In the current study, no detected cases of NEC were found in glutamine group. Similarly, previous studies reported that parenteral glutamine supplementation from day 4 to day 14 among VLBW neonates decreased the incidence of NEC [23, 24]. In addition, others concluded that enteral glutamine may have a beneficial role in intestinal integrity and the overall incidence of NEC/septicemia in preterm infants [25]. Enteral glutamine supplementation can stabilize the intestinal barrier by preventing translocation of bacteria or other toxins and ameliorating the subsequent induction of a systemic inflammatory response. Glutamine will stabilize intestinal barrier function via promotion of intercellular junction integrity, provision of protective mucus, and providing the ability for new cells to proliferate after injury. In addition, glutamine produces glutathione which plays a role in preventing oxidative damage in the intestine [26]. On the other hand, others reported that enteral supplementation of glutamine had no effect on the incidence of necrotizing enterocolitis in VLBW neonates [27]. Glutamine levels withdrawn before supplementation were comparable between NEC positive and NEC negative groups. We speculate that serum glutamine levels do not reflect the splanchnic levels.

We did not find an effect for glutamine supplementation on serum glutamine levels which could be explained by previous studies in healthy adults which showed that over 60% of the enteral glutamine undergoes first-pass extraction by the splanchnic compartment [28]. Moreover, a study reported that enteral supplementation of glutamine seems to be locally used by the intestine but may not help entering the systemic circulation to enhance the immune response [3]. In all our patients even in control group, there is an increase in serum levels of arginine and glutamine in sample 2 compared with sample 1 which suggest postnatal increments in the levels of these 2 amino acids.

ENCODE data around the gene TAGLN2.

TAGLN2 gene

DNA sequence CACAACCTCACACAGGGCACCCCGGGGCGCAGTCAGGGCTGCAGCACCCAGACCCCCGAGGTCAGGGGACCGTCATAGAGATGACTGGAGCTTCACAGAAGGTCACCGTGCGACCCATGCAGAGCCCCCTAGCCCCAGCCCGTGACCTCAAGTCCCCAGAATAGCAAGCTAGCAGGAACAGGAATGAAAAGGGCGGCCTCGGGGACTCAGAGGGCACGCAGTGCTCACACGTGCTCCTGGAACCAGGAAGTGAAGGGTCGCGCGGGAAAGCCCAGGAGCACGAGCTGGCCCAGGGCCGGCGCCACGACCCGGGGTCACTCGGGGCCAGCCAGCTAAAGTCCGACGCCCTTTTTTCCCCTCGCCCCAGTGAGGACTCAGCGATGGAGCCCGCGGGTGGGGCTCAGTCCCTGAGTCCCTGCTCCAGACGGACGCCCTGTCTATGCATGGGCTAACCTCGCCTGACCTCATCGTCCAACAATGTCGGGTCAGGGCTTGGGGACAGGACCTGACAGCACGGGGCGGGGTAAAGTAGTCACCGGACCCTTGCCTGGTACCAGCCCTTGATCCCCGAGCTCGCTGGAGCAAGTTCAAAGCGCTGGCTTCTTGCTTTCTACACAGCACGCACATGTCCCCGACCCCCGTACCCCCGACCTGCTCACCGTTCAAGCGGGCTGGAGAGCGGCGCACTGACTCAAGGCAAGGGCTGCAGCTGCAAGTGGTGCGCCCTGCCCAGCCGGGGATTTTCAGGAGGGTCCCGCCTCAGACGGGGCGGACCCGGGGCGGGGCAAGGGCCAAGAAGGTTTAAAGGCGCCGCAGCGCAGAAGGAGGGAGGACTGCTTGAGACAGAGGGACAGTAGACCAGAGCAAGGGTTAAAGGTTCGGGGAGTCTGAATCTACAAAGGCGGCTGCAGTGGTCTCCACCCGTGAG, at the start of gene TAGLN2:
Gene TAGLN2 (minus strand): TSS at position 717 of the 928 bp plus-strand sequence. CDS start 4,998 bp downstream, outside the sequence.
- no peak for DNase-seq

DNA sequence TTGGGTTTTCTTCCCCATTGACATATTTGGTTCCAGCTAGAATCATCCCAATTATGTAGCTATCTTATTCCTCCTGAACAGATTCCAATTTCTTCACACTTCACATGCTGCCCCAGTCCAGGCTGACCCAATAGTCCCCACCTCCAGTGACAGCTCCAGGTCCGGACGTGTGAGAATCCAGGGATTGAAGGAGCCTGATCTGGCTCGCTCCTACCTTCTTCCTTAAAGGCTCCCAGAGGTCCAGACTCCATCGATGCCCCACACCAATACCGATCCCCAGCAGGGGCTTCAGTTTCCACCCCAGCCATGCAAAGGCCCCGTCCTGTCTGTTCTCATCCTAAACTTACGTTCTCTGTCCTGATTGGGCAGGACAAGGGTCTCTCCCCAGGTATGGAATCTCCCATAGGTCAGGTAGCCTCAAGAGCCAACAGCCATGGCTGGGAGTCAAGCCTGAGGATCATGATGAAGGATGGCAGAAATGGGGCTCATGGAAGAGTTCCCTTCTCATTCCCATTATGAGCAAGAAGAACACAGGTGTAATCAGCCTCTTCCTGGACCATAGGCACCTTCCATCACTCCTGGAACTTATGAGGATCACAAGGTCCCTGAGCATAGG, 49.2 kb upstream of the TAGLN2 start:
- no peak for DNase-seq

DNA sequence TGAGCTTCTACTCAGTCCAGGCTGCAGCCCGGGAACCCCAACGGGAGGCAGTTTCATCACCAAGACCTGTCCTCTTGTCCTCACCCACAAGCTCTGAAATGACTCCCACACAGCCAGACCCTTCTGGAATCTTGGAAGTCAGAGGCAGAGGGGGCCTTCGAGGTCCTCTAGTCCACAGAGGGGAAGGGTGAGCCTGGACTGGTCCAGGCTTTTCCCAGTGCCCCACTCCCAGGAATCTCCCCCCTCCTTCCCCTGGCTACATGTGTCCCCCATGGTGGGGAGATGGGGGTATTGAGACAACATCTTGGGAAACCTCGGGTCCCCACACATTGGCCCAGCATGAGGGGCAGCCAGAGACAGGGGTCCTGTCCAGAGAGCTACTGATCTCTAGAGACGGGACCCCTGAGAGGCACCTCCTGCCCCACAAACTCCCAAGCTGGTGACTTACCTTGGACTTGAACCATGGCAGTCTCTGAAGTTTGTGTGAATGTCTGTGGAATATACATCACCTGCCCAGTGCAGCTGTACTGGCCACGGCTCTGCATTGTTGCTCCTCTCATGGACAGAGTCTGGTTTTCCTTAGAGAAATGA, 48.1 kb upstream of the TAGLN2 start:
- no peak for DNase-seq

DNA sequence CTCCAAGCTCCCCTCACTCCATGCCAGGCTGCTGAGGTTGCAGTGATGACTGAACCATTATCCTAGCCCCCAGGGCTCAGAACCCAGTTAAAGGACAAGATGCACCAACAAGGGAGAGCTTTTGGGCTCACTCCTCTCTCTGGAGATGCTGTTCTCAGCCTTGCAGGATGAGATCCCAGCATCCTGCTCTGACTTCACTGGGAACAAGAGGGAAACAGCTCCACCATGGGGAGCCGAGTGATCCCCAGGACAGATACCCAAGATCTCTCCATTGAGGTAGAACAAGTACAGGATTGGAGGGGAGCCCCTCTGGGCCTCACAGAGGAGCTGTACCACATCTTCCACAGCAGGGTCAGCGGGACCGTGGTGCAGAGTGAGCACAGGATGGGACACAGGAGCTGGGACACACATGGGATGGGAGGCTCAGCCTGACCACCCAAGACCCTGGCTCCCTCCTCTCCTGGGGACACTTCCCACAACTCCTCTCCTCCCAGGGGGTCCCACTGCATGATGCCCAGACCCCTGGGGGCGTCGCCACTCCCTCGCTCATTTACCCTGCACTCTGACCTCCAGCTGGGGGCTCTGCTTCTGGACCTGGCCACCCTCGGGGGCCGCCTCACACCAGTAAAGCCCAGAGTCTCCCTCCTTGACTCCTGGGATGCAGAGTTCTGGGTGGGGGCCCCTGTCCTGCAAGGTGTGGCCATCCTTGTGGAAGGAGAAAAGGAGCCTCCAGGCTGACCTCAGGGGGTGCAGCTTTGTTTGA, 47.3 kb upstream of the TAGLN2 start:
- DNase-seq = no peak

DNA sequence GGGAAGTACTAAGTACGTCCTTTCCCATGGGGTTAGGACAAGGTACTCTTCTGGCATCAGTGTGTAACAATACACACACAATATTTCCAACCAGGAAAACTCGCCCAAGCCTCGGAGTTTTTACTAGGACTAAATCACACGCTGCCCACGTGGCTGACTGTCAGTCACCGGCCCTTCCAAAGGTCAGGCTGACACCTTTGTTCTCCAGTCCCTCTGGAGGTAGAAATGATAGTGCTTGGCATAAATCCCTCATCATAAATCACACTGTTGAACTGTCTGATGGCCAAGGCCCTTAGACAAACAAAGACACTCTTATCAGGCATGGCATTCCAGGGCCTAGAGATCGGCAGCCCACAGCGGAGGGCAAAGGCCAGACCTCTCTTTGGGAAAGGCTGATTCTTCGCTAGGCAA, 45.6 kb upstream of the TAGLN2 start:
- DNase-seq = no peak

As regards safety of enteral supplementation of L arginine, alteration in blood sugar, hypotension, and bleeding tendency (e.g., intracranial hemorrhage) were the most feared complications. All neonates involved in the study tolerated well the received supplementations without any noticeable increase in incidence of hypotension or hyperglycemia. Similarly, previous studies reported no side effects of arginine supplementation to VLBW neonates [5, 6], while others concluded that arginine supplementation in septic patients has transient effects on hemodynamics when supplied as a bolus but seems without hemodynamic side effects when supplied continuously as it could have an essential role in combating infection and sepsis. However, still, the use of L-arginine in sepsis is a matter of debate [29].